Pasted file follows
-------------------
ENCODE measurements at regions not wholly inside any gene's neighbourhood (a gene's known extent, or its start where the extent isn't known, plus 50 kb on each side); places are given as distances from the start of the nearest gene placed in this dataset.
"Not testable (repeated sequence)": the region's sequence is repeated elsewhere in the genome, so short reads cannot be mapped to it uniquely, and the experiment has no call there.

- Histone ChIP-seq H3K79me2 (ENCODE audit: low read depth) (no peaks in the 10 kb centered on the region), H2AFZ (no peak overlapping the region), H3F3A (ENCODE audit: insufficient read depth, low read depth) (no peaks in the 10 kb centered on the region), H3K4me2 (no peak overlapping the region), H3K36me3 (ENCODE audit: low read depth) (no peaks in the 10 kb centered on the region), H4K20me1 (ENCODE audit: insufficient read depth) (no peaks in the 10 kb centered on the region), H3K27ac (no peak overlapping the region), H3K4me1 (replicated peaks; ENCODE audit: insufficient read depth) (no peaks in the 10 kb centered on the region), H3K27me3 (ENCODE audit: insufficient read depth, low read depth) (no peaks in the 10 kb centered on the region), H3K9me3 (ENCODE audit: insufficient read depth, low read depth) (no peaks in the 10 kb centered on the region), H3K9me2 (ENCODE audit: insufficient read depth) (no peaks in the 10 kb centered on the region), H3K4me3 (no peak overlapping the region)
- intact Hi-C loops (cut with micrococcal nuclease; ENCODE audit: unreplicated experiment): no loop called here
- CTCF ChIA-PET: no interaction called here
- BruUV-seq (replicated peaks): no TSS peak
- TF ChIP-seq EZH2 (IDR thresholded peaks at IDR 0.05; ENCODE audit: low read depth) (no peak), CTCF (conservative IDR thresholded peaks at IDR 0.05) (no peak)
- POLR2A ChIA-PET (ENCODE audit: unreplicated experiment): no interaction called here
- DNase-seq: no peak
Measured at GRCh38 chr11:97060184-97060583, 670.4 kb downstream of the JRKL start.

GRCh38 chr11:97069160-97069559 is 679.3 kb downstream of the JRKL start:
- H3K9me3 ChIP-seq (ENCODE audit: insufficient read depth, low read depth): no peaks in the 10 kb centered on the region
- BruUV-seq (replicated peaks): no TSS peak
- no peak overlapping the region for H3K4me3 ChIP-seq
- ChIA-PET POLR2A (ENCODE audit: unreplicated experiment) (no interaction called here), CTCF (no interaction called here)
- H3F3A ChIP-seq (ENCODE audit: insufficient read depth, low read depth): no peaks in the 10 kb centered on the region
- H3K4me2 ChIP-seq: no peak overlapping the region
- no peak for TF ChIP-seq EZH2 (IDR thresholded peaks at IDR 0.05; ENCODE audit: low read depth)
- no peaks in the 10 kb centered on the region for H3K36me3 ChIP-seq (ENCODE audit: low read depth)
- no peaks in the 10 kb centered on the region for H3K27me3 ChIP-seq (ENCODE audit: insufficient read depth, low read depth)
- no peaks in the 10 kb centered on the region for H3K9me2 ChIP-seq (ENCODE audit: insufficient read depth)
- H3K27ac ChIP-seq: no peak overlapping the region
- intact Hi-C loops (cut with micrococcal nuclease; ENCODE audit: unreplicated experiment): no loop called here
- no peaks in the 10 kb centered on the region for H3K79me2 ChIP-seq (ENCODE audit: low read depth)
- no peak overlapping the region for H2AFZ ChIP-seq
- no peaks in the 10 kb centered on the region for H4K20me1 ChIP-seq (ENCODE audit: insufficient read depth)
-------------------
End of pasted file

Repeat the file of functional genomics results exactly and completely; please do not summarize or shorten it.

ENCODE measurements at regions not wholly inside any gene's neighbourhood (a gene's known extent, or its start where the extent isn't known, plus 50 kb on each side); places are given as distances from the start of the nearest gene placed in this dataset.
"Not testable (repeated sequence)": the region's sequence is repeated elsewhere in the genome, so short reads cannot be mapped to it uniquely, and the experiment has no call there.

- Histone ChIP-seq H3K79me2 (ENCODE audit: low read depth) (no peaks in the 10 kb centered on the region), H2AFZ (no peak overlapping the region), H3F3A (ENCODE audit: insufficient read depth, low read depth) (no peaks in the 10 kb centered on the region), H3K4me2 (no peak overlapping the region), H3K36me3 (ENCODE audit: low read depth) (no peaks in the 10 kb centered on the region), H4K20me1 (ENCODE audit: insufficient read depth) (no peaks in the 10 kb centered on the region), H3K27ac (no peak overlapping the region), H3K4me1 (replicated peaks; ENCODE audit: insufficient read depth) (no peaks in the 10 kb centered on the region), H3K27me3 (ENCODE audit: insufficient read depth, low read depth) (no peaks in the 10 kb centered on the region), H3K9me3 (ENCODE audit: insufficient read depth, low read depth) (no peaks in the 10 kb centered on the region), H3K9me2 (ENCODE audit: insufficient read depth) (no peaks in the 10 kb centered on the region), H3K4me3 (no peak overlapping the region)
- intact Hi-C loops (cut with micrococcal nuclease; ENCODE audit: unreplicated experiment): no loop called here
- CTCF ChIA-PET: no interaction called here
- BruUV-seq (replicated peaks): no TSS peak
- TF ChIP-seq EZH2 (IDR thresholded peaks at IDR 0.05; ENCODE audit: low read depth) (no peak), CTCF (conservative IDR thresholded peaks at IDR 0.05) (no peak)
- POLR2A ChIA-PET (ENCODE audit: unreplicated experiment): no interaction called here
- DNase-seq: no peak
Measured at GRCh38 chr11:97060184-97060583, 670.4 kb downstream of the JRKL start.

GRCh38 chr11:97069160-97069559 is 679.3 kb downstream of the JRKL start:
- H3K9me3 ChIP-seq (ENCODE audit: insufficient read depth, low read depth): no peaks in the 10 kb centered on the region
- BruUV-seq (replicated peaks): no TSS peak
- no peak overlapping the region for H3K4me3 ChIP-seq
- ChIA-PET POLR2A (ENCODE audit: unreplicated experiment) (no interaction called here), CTCF (no interaction called here)
- H3F3A ChIP-seq (ENCODE audit: insufficient read depth, low read depth): no peaks in the 10 kb centered on the region
- H3K4me2 ChIP-seq: no peak overlapping the region
- no peak for TF ChIP-seq EZH2 (IDR thresholded peaks at IDR 0.05; ENCODE audit: low read depth)
- no peaks in the 10 kb centered on the region for H3K36me3 ChIP-seq (ENCODE audit: low read depth)
- no peaks in the 10 kb centered on the region for H3K27me3 ChIP-seq (ENCODE audit: insufficient read depth, low read depth)
- no peaks in the 10 kb centered on the region for H3K9me2 ChIP-seq (ENCODE audit: insufficient read depth)
- H3K27ac ChIP-seq: no peak overlapping the region
- intact Hi-C loops (cut with micrococcal nuclease; ENCODE audit: unreplicated experiment): no loop called here
- no peaks in the 10 kb centered on the region for H3K79me2 ChIP-seq (ENCODE audit: low read depth)
- no peak overlapping the region for H2AFZ ChIP-seq
- no peaks in the 10 kb centered on the region for H4K20me1 ChIP-seq (ENCODE audit: insufficient read depth)